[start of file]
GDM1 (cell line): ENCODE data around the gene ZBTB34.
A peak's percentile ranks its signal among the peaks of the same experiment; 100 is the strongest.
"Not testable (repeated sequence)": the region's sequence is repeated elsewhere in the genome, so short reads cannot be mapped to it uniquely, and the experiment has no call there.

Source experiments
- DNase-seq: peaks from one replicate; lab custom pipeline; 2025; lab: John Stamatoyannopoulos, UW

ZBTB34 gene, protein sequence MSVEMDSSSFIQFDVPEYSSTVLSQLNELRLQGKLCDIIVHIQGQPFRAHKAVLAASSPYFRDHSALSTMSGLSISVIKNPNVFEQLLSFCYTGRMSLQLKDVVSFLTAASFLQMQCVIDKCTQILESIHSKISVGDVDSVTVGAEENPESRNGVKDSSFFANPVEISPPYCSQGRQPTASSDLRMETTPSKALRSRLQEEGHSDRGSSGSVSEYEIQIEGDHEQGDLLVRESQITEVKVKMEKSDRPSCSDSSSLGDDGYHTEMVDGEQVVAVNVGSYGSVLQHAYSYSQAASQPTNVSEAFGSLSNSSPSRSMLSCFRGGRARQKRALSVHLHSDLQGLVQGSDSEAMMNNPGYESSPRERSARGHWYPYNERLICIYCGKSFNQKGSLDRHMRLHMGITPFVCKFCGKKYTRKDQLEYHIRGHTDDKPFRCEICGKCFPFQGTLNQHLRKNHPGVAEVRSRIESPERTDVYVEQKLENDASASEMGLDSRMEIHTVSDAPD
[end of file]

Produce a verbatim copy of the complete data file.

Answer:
GDM1 (cell line): ENCODE data around the gene ZBTB34.
A peak's percentile ranks its signal among the peaks of the same experiment; 100 is the strongest.
"Not testable (repeated sequence)": the region's sequence is repeated elsewhere in the genome, so short reads cannot be mapped to it uniquely, and the experiment has no call there.

Source experiments
- DNase-seq: peaks from one replicate; lab custom pipeline; 2025; lab: John Stamatoyannopoulos, UW

ZBTB34 gene, protein sequence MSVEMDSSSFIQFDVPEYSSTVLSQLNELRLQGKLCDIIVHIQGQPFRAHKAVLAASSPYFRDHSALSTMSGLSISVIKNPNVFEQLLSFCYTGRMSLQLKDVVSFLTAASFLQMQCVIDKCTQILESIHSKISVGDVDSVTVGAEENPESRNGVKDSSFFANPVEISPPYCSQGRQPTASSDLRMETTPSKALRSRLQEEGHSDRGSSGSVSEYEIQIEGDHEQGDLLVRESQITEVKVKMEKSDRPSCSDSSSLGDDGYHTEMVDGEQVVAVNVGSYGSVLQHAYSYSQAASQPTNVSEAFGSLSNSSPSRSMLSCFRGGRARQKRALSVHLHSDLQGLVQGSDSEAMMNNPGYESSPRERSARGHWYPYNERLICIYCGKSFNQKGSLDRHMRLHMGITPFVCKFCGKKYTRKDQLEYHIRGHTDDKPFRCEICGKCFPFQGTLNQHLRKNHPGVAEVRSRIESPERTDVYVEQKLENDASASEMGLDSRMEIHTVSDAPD